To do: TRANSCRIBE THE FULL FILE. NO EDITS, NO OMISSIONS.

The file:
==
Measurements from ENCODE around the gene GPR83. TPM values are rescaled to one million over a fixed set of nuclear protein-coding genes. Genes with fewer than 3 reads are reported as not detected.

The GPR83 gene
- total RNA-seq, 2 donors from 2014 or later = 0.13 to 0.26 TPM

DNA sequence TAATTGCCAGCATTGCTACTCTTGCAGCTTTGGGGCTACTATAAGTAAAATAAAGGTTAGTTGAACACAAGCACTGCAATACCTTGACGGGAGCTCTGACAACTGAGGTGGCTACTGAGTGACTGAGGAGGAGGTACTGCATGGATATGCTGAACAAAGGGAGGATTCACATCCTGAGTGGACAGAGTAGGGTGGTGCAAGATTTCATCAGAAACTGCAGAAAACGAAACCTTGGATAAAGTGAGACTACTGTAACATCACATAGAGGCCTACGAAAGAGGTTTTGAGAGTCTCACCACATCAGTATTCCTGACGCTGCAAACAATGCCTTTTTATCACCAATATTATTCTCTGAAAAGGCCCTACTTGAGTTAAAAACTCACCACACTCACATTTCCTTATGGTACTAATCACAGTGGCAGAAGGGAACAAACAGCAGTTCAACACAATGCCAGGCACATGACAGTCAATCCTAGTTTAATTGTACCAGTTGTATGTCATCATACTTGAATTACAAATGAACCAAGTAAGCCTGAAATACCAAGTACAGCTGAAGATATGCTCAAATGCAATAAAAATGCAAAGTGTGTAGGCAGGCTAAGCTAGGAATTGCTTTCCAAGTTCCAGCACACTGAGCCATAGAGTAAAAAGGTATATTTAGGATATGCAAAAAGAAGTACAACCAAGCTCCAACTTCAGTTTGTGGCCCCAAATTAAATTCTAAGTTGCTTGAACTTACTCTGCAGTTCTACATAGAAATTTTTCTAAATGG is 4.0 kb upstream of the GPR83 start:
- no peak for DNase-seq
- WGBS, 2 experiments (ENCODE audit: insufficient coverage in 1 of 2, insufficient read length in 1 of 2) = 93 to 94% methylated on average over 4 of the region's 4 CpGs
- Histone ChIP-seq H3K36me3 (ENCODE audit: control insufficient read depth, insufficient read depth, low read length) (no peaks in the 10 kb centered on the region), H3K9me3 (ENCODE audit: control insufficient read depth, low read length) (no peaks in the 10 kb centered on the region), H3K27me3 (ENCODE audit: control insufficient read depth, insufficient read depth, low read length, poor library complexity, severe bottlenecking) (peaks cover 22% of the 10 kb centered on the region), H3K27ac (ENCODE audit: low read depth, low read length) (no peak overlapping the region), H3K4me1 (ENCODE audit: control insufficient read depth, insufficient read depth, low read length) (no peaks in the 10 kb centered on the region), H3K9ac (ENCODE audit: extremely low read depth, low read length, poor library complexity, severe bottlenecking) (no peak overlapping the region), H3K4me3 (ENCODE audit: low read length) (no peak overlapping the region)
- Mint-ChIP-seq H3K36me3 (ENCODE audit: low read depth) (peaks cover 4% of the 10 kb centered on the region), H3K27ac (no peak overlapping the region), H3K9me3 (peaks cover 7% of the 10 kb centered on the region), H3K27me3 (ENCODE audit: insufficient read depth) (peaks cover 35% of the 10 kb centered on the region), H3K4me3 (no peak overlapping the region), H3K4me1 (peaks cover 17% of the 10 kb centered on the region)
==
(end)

Measurements from ENCODE around the gene GPR83. TPM values are rescaled to one million over a fixed set of nuclear protein-coding genes. Genes with fewer than 3 reads are reported as not detected.

The GPR83 gene
- total RNA-seq, 2 donors from 2014 or later = 0.13 to 0.26 TPM

DNA sequence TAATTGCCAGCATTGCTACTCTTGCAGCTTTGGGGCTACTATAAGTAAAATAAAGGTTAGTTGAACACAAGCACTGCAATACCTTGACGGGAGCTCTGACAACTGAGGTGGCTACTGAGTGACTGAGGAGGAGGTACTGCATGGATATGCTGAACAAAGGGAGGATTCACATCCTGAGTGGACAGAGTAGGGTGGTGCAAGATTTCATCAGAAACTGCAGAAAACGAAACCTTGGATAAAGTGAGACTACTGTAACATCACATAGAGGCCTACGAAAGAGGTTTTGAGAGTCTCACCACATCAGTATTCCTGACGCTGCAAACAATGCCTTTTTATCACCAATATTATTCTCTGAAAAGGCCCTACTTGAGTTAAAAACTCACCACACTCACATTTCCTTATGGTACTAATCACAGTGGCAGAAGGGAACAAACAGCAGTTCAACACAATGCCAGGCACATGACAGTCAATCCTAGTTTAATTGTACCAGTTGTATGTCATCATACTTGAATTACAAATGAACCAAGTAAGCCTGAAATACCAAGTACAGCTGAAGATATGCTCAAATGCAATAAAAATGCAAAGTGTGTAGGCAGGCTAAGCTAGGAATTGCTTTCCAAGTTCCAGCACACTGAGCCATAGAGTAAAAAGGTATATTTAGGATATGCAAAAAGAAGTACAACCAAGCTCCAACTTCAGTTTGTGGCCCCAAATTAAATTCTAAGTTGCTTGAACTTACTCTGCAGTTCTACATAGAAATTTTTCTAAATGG is 4.0 kb upstream of the GPR83 start:
- no peak for DNase-seq
- WGBS, 2 experiments (ENCODE audit: insufficient coverage in 1 of 2, insufficient read length in 1 of 2) = 93 to 94% methylated on average over 4 of the region's 4 CpGs
- Histone ChIP-seq H3K36me3 (ENCODE audit: control insufficient read depth, insufficient read depth, low read length) (no peaks in the 10 kb centered on the region), H3K9me3 (ENCODE audit: control insufficient read depth, low read length) (no peaks in the 10 kb centered on the region), H3K27me3 (ENCODE audit: control insufficient read depth, insufficient read depth, low read length, poor library complexity, severe bottlenecking) (peaks cover 22% of the 10 kb centered on the region), H3K27ac (ENCODE audit: low read depth, low read length) (no peak overlapping the region), H3K4me1 (ENCODE audit: control insufficient read depth, insufficient read depth, low read length) (no peaks in the 10 kb centered on the region), H3K9ac (ENCODE audit: extremely low read depth, low read length, poor library complexity, severe bottlenecking) (no peak overlapping the region), H3K4me3 (ENCODE audit: low read length) (no peak overlapping the region)
- Mint-ChIP-seq H3K36me3 (ENCODE audit: low read depth) (peaks cover 4% of the 10 kb centered on the region), H3K27ac (no peak overlapping the region), H3K9me3 (peaks cover 7% of the 10 kb centered on the region), H3K27me3 (ENCODE audit: insufficient read depth) (peaks cover 35% of the 10 kb centered on the region), H3K4me3 (no peak overlapping the region), H3K4me1 (peaks cover 17% of the 10 kb centered on the region)